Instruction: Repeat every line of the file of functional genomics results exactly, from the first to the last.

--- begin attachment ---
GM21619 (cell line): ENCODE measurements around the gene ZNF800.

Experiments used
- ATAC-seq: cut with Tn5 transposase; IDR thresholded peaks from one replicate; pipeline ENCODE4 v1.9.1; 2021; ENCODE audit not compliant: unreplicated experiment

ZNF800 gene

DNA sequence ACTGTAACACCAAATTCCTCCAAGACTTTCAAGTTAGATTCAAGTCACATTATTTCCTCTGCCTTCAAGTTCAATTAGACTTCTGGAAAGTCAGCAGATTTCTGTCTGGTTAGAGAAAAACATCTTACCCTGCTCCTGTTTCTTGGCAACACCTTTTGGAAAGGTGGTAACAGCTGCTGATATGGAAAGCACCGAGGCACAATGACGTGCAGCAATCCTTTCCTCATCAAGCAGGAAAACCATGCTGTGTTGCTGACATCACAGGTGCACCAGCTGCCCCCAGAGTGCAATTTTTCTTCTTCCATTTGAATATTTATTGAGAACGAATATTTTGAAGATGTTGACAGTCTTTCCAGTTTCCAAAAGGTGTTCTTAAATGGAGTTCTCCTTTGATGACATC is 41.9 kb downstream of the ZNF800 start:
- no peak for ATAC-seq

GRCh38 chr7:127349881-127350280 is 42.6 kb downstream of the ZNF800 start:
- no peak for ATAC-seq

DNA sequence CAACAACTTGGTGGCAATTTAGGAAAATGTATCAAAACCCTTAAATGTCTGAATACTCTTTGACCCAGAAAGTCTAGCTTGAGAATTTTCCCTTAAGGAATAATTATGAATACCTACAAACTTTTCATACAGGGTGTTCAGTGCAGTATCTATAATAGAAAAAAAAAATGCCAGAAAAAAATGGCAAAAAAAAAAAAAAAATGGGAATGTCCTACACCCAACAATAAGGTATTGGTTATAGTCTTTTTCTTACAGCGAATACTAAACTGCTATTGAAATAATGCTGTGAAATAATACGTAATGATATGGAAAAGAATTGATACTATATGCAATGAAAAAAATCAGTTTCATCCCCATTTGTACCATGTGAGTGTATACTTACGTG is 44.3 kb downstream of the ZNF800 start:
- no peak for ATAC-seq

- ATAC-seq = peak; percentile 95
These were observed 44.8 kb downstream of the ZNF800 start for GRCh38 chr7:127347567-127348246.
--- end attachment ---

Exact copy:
GM21619 (cell line): ENCODE measurements around the gene ZNF800.

Experiments used
- ATAC-seq: cut with Tn5 transposase; IDR thresholded peaks from one replicate; pipeline ENCODE4 v1.9.1; 2021; ENCODE audit not compliant: unreplicated experiment

ZNF800 gene

DNA sequence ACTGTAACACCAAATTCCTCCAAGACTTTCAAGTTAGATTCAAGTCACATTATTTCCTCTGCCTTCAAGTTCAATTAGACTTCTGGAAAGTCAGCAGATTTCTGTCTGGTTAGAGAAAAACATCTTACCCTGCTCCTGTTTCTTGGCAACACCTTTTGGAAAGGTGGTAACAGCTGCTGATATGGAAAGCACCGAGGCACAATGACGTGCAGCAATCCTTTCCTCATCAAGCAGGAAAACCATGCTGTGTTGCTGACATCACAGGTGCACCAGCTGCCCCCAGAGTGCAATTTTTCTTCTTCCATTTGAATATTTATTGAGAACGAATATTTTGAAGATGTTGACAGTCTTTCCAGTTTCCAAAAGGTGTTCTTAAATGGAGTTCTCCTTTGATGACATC is 41.9 kb downstream of the ZNF800 start:
- no peak for ATAC-seq

GRCh38 chr7:127349881-127350280 is 42.6 kb downstream of the ZNF800 start:
- no peak for ATAC-seq

DNA sequence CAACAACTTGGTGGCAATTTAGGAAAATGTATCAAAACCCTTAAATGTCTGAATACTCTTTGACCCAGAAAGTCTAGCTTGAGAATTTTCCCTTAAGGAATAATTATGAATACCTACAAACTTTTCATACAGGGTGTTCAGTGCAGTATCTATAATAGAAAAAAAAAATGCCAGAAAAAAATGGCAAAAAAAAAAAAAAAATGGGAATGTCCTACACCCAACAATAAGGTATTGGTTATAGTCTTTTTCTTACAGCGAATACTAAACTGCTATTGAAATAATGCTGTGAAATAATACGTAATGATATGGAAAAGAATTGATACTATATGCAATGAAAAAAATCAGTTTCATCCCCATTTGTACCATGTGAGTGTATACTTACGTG is 44.3 kb downstream of the ZNF800 start:
- no peak for ATAC-seq

- ATAC-seq = peak; percentile 95
These were observed 44.8 kb downstream of the ZNF800 start for GRCh38 chr7:127347567-127348246.